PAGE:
MOSCOW — Russian President Vladimir Putin reaffirmed on Monday that Moscow has agreed to extend a deal that allows exports of Ukrainian grain to world markets for only 60 days, and that the deal could be scrapped altogether if conditions are not met.
Speaking at a parliamentary meeting in Moscow attended by lawmakers from African countries, Putin stressed that Russia expects the export of its own agricultural products to be facilitated as part of a package deal.
“Fair and comprehensive implementation of the Black Sea Grains Agreement can only be guaranteed if our position is taken into account, and depending on that we will settle the issue of our further participation in it,” Putin said.
The UN and Turkey brokered the July agreement that would allow Ukraine – one of the world’s most important granaries – to carry food and fertilizer from three of its Black Sea ports. The 120-day deal was extended last November, and Russia agreed to renew it when it expired on Saturday, noting that it has only accepted a 60-day extension.
Ukraine has claimed that the 60-day extension contradicts the deal, but the agreement allows the parties to continue or “change” it – as Russia did. The United Nations and Turkish President Recep Tayyip Erdogan confirmed the extension, but neither said how long it would take, reflecting their inability to force Russia’s hand.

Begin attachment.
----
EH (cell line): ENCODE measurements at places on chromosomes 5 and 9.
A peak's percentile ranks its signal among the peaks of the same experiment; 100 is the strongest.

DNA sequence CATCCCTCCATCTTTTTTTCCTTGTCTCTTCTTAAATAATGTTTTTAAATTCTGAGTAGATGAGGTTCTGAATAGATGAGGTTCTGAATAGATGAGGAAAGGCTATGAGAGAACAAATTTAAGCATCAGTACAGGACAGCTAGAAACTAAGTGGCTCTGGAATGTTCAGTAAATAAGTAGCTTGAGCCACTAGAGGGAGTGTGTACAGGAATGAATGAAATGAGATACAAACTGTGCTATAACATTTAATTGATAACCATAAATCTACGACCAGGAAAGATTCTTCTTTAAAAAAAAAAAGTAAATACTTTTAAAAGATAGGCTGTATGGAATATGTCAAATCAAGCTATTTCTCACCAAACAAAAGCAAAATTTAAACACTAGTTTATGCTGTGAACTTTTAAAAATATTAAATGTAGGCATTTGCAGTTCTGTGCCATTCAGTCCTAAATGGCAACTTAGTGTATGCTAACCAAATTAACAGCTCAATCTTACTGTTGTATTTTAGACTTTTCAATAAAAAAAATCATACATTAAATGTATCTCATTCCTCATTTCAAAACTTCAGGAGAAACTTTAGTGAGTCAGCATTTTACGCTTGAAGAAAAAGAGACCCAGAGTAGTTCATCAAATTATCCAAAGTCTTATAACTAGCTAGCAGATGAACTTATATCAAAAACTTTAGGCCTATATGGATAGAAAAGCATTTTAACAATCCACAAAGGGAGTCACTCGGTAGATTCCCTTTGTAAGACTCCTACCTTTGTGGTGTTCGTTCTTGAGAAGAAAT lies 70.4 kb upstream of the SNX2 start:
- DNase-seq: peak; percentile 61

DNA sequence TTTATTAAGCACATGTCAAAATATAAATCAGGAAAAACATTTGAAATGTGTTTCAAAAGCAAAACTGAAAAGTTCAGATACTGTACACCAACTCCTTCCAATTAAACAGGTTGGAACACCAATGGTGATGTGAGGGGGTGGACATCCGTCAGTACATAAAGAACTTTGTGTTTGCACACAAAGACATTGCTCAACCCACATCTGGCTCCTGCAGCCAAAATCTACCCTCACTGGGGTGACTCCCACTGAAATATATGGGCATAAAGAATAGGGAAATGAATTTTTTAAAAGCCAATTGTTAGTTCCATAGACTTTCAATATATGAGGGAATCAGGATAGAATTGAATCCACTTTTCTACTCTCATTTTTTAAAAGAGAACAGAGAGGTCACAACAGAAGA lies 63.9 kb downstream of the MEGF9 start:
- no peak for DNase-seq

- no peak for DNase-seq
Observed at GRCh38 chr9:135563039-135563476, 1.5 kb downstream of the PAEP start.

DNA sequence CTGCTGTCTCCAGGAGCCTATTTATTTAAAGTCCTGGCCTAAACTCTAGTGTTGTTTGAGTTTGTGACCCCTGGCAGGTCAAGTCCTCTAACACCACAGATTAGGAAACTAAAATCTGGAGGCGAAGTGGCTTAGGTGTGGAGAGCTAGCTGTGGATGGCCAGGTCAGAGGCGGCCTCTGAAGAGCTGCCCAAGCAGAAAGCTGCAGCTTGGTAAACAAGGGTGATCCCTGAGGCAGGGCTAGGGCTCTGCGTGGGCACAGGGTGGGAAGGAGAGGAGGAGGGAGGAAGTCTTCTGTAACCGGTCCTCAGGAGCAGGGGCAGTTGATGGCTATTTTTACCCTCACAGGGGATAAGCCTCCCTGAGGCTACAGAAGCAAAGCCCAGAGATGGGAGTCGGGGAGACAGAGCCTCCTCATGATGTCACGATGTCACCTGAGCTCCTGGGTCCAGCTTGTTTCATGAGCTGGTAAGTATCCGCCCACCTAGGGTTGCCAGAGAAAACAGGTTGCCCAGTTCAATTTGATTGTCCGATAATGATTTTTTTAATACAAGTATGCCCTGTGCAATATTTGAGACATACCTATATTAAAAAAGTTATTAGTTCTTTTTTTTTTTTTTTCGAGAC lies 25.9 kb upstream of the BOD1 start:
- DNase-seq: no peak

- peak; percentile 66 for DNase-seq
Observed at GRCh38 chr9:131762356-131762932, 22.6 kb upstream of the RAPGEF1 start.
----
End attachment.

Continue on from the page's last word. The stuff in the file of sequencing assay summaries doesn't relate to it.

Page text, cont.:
Moscow has expressed frustration that a parallel agreement has not fully opened the door to Russian grain and fertilizer exports through the Black Sea. Still, total Russian wheat shipments were at or near record highs in November, December and January, up 24% from the same three months a year earlier, according to financial data provider Refinitiv.
Stéphane Dujarric, the spokesman for UN Secretary-General Antonio Guterres, said in a statement that 25 million tons (about 28 million metric tons) of grain and foodstuffs were moved to 45 countries under the initiative, helping to lower global food prices and stabilizing markets.
Putin used Monday’s conference, attended by African lawmakers, to highlight Russia’s long-held claim that a significant portion of the grain exported under the deal was sent to “well-stocked” European markets and that only a fraction ended up on African markets.
The Russian leader added that if Moscow decides not to renew the deal after 60 days, it will be ready to supply African countries with free grain. Shortly before his meeting at the Kremlin, Putin spoke with Chinese President Xi Jinping, who arrived in Russia on Monday for a three-day visit that gave the Russian president strong political impetus.
Food prices rose to record highs after Russian troops invaded Ukraine last February, contributing to a global food crisis also linked to the lingering effects of the COVID-19 pandemic and climate factors such as drought.
The disruption to grain shipments needed for basic dietary needs in places like Egypt, Lebanon and Nigeria exacerbated economic challenges and helped push millions more into poverty or food insecurity. People in developing countries spend more of their money on basic needs such as food.
According to the UN’s World Food Programme, an estimated 345 million people were food insecure as a result of the crisis.
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